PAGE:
By Paul Suellentrop

Tribune News Service

Ron Baker wears cargo pants. Hunter Pence hates bacon. Ron Baker likes Nickelback. Hunter Pence lives in a van by the river.

It is Missouri Valley Conference basketball time and that means student sections are warming up for Wichita State, planning their court-storming route and their Ron Baker signs. Boosted by the Final Four, great hair and a great jump shot, Baker is the Hunter Pence of the MVC, a constant target of teasing and signage from fans.

"Ron Baker wears cargos -- I'm not sure what it means," teammate Ria'n Holland said. "He handles it real well. I don't even think he hears it. At least he acts like he doesn't."

The 16th-ranked Shockers (10-2) open MVC play at Drake (3-9) tonight. Drake is on semester break, which might dampen the student turnout a bit. The Shockers can count on a larger-than-average crowd at the Knapp Center and every other MVC stop, like last season when they out-drew the average at all nine arenas.

Fans come hoping to see their school make history with a win over a ranked opponent. They come to see their team attempt to hand the Shockers their first MVC loss since 2013 -- a streak of 21 games. As much as anything, it seems, the students come to mock Baker.

Baker is ready for another round of abuse. He hears some of it, although he declines to react until after the game when his teammates fill him in on what he missed and laugh about the heckling.

"That's when it's funny," he said.

Like Pence, the San Francisco Giants outfielder with crazy eyes, curly hair and an impossible-to-duplicate hitting style, Baker is an irresistible attraction for anybody with a loud mouth, poster board and a black magic marker. Baker himself noticed a similarity and considered wearing a Pence costume for Halloween. His long blond hair and the attention from his play in the 2013 NCAA Tournament started it all.

"The hair is a regular deal," Baker said. "'Get a haircut' is the go-to for most schools. Usually I'm the crowd favorite, and I don't really know why."

Baker first saw a surge in attention last season during MVC play, after the 2013 Final Four raised his profile.

Student sections at Missouri State, Illinois State and Drake targeted him with signs and words, many not fit for print. After the game at Loyola, he autographed a sign reading "Ron Baker wears cargo pants." In non-conference play this season, Detroit fans chanted his girlfriend's name. Utah fans chanted a suggestion that Baker had an unwanted parasitic affliction.

"The first time it was really bad was against Missouri State last year," he said. "It was kind of surprising. It seemed like their whole student section's focus was on heckling me, and their student section is one of the best in the conference."

Northern Iowa students made a big head of him from his freshman year when he wore a perm. He considers Panther fans the most polite in the MVC.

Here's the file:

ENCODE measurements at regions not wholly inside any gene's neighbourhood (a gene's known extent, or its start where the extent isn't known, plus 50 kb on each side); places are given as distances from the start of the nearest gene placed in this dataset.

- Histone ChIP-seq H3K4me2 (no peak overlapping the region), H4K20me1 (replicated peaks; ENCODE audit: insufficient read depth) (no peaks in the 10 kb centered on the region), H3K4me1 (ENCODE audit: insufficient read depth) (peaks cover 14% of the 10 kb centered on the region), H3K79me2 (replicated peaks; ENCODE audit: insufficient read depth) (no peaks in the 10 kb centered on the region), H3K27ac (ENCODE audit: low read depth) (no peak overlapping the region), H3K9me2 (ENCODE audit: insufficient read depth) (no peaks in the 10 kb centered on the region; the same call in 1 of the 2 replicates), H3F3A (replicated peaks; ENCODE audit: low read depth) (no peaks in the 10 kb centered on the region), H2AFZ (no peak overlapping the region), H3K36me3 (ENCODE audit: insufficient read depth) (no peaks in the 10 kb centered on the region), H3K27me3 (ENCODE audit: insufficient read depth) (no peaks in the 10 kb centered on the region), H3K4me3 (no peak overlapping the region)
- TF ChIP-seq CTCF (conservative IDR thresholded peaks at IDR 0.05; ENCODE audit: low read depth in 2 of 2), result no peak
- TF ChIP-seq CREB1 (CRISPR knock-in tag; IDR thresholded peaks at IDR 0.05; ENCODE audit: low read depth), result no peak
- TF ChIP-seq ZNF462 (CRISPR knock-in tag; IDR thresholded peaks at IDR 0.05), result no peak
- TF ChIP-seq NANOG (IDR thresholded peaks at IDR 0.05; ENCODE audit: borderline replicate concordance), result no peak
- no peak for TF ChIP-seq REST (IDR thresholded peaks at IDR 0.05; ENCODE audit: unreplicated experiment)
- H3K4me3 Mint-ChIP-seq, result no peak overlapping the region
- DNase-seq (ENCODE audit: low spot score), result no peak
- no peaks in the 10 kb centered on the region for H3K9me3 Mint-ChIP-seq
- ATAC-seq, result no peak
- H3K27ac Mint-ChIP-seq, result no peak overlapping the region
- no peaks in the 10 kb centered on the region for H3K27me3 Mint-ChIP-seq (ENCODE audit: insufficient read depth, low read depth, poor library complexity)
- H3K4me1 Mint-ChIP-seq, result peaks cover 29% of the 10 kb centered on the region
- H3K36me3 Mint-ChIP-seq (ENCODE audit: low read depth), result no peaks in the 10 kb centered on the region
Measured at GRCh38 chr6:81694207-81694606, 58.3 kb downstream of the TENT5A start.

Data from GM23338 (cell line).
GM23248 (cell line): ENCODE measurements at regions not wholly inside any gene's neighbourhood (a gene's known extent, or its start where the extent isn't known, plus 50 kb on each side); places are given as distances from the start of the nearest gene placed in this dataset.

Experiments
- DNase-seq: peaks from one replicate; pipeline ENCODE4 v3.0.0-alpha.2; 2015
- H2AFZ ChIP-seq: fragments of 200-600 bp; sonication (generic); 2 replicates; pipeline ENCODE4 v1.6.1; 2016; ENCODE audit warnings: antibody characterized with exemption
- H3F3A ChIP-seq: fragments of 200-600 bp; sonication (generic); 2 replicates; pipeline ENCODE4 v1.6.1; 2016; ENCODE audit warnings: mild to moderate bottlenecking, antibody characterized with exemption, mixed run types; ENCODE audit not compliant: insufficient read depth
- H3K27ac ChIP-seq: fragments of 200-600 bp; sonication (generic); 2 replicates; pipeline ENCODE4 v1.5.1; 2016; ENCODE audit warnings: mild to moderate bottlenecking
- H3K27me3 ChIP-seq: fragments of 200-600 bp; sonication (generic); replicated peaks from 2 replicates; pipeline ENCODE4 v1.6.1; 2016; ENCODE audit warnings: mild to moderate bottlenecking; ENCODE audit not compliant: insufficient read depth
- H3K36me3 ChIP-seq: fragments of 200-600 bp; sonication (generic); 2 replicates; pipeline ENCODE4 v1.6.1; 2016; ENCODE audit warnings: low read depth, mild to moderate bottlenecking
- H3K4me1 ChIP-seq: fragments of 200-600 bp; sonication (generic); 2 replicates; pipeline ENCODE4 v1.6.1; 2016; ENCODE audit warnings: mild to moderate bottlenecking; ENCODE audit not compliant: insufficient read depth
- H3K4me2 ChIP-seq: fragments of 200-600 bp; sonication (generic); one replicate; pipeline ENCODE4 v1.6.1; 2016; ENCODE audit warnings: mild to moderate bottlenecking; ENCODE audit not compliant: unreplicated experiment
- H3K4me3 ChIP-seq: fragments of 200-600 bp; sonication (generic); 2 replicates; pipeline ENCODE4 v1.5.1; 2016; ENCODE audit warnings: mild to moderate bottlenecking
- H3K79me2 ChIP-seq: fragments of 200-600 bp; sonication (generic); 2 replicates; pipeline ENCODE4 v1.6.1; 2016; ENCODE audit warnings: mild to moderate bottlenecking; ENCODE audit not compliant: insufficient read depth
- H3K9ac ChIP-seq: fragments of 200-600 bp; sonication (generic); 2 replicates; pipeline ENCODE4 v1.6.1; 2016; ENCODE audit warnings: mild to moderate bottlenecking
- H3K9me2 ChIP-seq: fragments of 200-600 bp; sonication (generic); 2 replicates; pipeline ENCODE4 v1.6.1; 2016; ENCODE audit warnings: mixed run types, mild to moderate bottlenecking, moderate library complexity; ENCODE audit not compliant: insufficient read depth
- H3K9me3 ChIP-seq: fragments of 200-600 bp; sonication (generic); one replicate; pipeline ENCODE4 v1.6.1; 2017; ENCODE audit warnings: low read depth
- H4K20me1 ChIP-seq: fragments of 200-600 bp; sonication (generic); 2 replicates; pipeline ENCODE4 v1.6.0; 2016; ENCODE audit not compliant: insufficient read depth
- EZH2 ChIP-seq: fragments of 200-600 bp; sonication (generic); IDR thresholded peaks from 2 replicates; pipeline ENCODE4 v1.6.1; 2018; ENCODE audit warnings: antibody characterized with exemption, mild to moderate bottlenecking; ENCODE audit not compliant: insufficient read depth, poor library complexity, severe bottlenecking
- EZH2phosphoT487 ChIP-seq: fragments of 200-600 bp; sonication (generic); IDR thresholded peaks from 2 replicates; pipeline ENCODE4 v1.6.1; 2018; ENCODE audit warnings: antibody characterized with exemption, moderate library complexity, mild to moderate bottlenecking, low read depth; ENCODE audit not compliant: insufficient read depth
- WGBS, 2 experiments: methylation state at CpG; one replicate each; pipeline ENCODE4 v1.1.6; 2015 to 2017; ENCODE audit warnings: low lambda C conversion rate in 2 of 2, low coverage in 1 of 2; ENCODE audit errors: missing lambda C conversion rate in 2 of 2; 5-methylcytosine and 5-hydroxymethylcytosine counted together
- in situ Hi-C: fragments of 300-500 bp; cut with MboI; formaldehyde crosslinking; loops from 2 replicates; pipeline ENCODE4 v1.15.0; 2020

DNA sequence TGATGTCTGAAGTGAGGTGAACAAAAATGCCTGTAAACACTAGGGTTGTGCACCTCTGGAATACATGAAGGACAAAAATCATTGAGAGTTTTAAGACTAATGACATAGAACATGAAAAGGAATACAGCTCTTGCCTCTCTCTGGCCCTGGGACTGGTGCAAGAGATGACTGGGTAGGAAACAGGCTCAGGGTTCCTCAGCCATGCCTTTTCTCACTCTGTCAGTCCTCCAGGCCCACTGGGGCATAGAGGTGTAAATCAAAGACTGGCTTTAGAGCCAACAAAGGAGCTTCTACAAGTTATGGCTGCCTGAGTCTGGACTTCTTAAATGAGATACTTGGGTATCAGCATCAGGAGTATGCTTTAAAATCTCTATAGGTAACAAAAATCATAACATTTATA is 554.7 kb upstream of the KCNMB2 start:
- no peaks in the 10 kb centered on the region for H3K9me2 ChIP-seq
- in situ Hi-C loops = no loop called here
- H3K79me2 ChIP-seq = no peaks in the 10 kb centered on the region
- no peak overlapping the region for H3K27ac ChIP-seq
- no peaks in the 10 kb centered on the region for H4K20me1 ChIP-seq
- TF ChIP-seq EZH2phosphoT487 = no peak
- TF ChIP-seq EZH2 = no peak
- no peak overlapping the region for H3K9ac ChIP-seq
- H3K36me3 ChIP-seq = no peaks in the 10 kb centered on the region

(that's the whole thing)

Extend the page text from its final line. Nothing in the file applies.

"They're more appropriate than most schools," he said.

WSU starts MVC play as the favorite, but their play in last week's Diamond Head Classic may give opponents hope.

The Shockers needed a last-second shot to beat Hawaii 80-79 and lost 60-54 to George Washington. Their offense struggled in those two games and Baker and guard Fred VanVleet both shot poorly -- Baker 9 of 31 and VanVleet 7 of 24. As a team, WSU shot under 40 percent in both games. Hawaii and George Washington out-performed their season numbers from three-point range against WSU, with Hawaii making 43.5 percent (10 of 23) of its threes and GW making 60 percent (9 of 15).

WSU coach Gregg Marshall will let Baker and VanVleet, both juniors, stand on performances over the bulk of their careers. Baker, even with a recent slump, is shooting 40 percent from three-point range this season and 37.9 percent for his career. While VanVleet is shooting 37 percent from the field and 30.2 percent behind the arc this season, his career numbers (43.2 percent and 38.8 percent) are more satisfactory.

"Ron Baker's made a lot of big shots around here," Marshall said. "We're going to go as far as guys like Ron Baker can carry us. I was a national Coach of the Year last year, because of Ron Baker, because of Fred VanVleet, because of those guys. I'm very cognizant that those guys made this program what it is today and I'm going to continue to encourage them. I'm going to continue to tell them, 'When you're open, let it fly.'"

While the loss to George Washington doubled WSU's loss total from last season, Marshall returned from the three-game session encouraged with his team's growing depth. Freshman Rashard Kelly started in place of injured Evan Wessel. Freshmen Zach Brown and Rauno Nurger showed signs of handling more minutes. Brown improved his defense, earned a high-profile assignment against Loyola Marymount's leading scorer, and made 5 of 6 three-pointers. Nurger continues to show scoring ability and Marshall liked the way he ran the floor during the tournament.

"When you have eight newcomers, six freshmen, your upside is considerably greater than maybe what it was last year, when you had all the veterans," he said. "We may not be where we want to be today, but we have a chance to get better."

Wessel, a 6-foot-4 junior, missed three games with a sprained right ankle. He said he planned to see how injury reacts after Tuesday's practice, keeping the door open to trying to play against Drake.

"It's getting better," he said. "We'll see how it goes."

The injury limited Wessel to non-contact drills in practices since the Shockers returned from Hawaii.

"He's obviously a very tough young man, so I would anticipate he may try to give it a go, but I don't know," Marshall said. "They may tell me (Wednesday) that it's just too early. I know that he's trying very hard to get back and we need him."